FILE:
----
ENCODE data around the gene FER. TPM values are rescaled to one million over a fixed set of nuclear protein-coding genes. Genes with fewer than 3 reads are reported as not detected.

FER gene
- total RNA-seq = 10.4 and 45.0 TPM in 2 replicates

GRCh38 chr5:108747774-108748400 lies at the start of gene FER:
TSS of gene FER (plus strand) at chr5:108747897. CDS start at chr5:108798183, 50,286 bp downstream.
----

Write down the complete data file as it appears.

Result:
ENCODE data around the gene FER. TPM values are rescaled to one million over a fixed set of nuclear protein-coding genes. Genes with fewer than 3 reads are reported as not detected.

FER gene
- total RNA-seq = 10.4 and 45.0 TPM in 2 replicates

GRCh38 chr5:108747774-108748400 lies at the start of gene FER:
TSS of gene FER (plus strand) at chr5:108747897. CDS start at chr5:108798183, 50,286 bp downstream.